Filed under Managing Your Taxes
by Wondering in Wyoming | May 20, 2012
Can you explain the difference between sales tax and use tax? My Montana cousin and I can't seem to agree on what these obligations are.
Wondering in Wyoming
Dear Wondering in Wyoming,
Sales and use tax sounds so quaint—unlike the trendy "revenue enhancement" euphemism bandied about by legislators these days. But a tax by any other name is still a pain in the wallet, so let's examine these distinctions without a difference.
I'm not surprised that your cousin is having trouble grasping the sales-type tax concept because Montana is one of only five states (Alaska, Delaware, New Hampshire, and Oregon are the others) that have no state sales tax whatsoever. But that doesn't necessarily mean you can buy or sell stuff out of your cousin's garage with impunity—or tax immunity. You may escape sales tax but you may not escape use tax, or vice-versa.
Sales-type taxes defined: When we use the term "sales taxes" in a generic sense, we're referring to the taxes that states impose on retail sales. However, there are actually different types of sales taxes. In fact, in many states there are actually several distinct taxes that together comprise the state's sales taxes. Let's identify the three general types of sales taxes:
Use tax defined: As a general rule, a state's taxing power reaches only as far as its borders. What this means for "sales" tax purposes is that a state cannot impose its sales tax on retail sales that are consummated in other states. This restriction created the concern that purchasers could avoid paying a state's sales tax by making their purchases outside the state. To close this perceived loophole, each state that has a sales tax also has a complementary "use" tax. The use tax applies to the "use, storage, or other consumption" within the state of tangible personal property, the purchase of which would have been subject to the sales tax had the transaction occurred within the state.
In recent years, most states have stepped up their attempts to require out-of-state retailers such as mail-order sellers and telemarketers to register for the purpose of collecting their use taxes. What you need to know is that a state can't compel you to register or to collect its use tax unless you have established a physical presence (sometimes called a "nexus") within the state. What's sufficient to create this requisite presence? Here are some possibilities:
We do know that if you truly limit your contacts with a state to communicating with customers in the state by mail or common carriers, you won't be obligated to collect the state's use tax. Presumably, a similar standard will apply with respect to telemarketers, catalog and direct mail retailers and sales made via the Internet, although this area of the law is not yet settled. At some point the states will have come to some agreement on a uniform, streamlined sales/use tax system. Something of this sort will need to be implemented if the states are to stem the tide of declining revenues from their inability to enforce used taxes on interstate sales.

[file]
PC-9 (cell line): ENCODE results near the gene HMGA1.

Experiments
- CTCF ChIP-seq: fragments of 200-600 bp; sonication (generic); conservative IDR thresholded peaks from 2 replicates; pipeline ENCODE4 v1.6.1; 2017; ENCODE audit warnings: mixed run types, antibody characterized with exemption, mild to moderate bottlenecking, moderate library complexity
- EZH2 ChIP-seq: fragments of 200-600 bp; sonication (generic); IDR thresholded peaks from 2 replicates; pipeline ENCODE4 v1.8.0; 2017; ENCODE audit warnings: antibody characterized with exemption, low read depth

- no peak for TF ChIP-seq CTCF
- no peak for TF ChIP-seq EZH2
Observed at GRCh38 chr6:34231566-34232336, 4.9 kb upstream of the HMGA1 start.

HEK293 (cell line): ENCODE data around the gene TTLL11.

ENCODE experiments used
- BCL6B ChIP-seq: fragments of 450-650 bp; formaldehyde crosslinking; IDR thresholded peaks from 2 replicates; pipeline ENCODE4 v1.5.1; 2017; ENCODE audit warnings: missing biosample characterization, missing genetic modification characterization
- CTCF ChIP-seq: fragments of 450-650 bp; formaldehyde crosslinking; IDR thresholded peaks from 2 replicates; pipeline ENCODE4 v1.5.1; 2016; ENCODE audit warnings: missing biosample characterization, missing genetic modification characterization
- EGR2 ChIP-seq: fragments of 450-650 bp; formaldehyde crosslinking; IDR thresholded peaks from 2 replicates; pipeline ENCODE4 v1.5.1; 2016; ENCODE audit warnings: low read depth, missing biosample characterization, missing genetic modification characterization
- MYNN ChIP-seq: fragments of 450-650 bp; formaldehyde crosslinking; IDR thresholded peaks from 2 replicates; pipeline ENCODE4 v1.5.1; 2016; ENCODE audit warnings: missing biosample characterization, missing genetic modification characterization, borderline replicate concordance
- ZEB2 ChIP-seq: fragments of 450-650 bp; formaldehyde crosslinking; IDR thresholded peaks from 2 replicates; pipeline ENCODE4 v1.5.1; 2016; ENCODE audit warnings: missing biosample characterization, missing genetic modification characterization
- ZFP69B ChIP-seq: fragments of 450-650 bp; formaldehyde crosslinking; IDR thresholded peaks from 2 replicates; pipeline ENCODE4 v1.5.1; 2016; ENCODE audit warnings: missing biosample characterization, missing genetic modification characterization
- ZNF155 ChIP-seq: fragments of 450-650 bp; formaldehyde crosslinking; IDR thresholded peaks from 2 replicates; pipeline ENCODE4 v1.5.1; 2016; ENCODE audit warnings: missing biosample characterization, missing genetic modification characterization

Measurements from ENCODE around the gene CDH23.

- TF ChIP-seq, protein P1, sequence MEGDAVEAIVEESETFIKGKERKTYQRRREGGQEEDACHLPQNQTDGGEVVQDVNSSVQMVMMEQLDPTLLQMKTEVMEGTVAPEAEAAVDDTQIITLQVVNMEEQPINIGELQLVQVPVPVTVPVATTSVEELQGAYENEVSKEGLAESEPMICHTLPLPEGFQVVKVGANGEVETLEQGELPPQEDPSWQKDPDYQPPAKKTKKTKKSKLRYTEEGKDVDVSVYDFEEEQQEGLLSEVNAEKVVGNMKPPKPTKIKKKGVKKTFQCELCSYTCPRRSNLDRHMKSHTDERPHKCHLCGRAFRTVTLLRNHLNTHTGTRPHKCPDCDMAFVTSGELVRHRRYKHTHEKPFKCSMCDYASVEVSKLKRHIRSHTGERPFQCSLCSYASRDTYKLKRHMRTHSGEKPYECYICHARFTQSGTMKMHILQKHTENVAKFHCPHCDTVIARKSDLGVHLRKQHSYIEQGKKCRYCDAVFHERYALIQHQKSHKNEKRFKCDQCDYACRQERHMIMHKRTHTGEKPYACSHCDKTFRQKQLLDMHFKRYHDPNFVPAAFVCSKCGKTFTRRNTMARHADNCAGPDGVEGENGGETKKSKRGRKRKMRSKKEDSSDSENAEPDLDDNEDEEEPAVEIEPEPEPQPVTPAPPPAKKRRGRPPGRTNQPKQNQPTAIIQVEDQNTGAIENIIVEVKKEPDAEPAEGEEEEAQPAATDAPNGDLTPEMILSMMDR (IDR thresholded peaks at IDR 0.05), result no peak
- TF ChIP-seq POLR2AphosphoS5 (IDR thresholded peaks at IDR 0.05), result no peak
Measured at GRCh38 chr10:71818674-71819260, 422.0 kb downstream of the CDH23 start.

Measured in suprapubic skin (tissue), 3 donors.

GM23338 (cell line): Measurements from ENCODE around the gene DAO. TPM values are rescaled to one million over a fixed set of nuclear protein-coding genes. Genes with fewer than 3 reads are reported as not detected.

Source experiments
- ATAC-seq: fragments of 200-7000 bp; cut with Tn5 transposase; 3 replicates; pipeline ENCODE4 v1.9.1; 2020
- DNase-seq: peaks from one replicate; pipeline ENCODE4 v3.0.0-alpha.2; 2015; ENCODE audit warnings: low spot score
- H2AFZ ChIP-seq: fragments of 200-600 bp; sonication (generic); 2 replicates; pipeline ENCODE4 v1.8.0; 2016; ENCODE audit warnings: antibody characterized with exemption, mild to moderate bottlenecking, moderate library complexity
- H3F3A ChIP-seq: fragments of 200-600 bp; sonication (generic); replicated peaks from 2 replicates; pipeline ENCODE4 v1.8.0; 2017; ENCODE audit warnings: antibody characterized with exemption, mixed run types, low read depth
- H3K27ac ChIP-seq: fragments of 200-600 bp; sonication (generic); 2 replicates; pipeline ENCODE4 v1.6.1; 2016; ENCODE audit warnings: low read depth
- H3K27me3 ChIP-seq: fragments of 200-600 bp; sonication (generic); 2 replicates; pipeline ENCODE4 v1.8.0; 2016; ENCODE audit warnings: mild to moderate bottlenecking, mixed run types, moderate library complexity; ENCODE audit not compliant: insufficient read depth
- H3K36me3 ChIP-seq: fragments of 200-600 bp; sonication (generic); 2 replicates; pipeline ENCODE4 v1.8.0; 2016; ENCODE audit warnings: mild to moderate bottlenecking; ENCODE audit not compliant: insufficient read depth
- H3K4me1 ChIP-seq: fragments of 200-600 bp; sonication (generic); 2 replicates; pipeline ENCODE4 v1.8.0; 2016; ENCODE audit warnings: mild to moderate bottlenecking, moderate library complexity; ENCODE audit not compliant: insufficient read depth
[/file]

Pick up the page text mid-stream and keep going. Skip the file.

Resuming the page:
Taxable transactions: Now that we know generally what sales and use taxes are, some discussion of what's taxable might be appropriate. In each of the 45 states that impose a general sales tax, the main target of the tax are retail sales of tangible personal property. However, in recent years many states have broadened the scope of their sales taxes to encompass at least some services. (Currently only Hawaii, New Mexico, and South Dakota impose sales tax on all services.) Or, in the case of contractors, for example, there may be some combination of property and services that give rise to a hybrid kind of sales-type taxable transaction.
Leases and rentals: Because states generally impose their sales taxes on retail sales of tangible personal property, you may be thinking that you can reduce your sales taxes by leasing property instead of purchasing it. If so, think again. Although there are many benefits to leasing your equipment and other business assets, avoiding sales taxes is not really one of them. With the exception of Illinois and Maine, all the states that impose general sales taxes have closed this potential loophole either by defining "retail sales" to include leases or by separately taxing rental charges at the same rate as ordinary sales transactions.
All these categories are, of course, subject to the usual exceptions and exemptions, special registration requirements, and a multitude of variations inter- as well as intra-state. The most common variation is the "resale" exemption, which excludes from taxation items bought for the purpose of resale to the ultimate end user. A restaurant, for example, need not pay sales tax on lettuce used to make into salads to be sold to customers but it must pay tax on the bowls in which the salads are served as well as the soap used to wash the bowls after use. And it must also remit the taxes collected when the customer pays for his meal.
For a comprehensive understanding of this important topic, go to our Toolkit for detailed information on "Your Sales Tax Obligations" on which this column is based.
In the meantime, just rejoice in the fact that our federal legislators have not yet seen fit to pass a National Sales Tax act, although this seems like a real possibility for the future. Check out this Streamlined Sales Tax site for the latest on that huge effort to unify state taxes.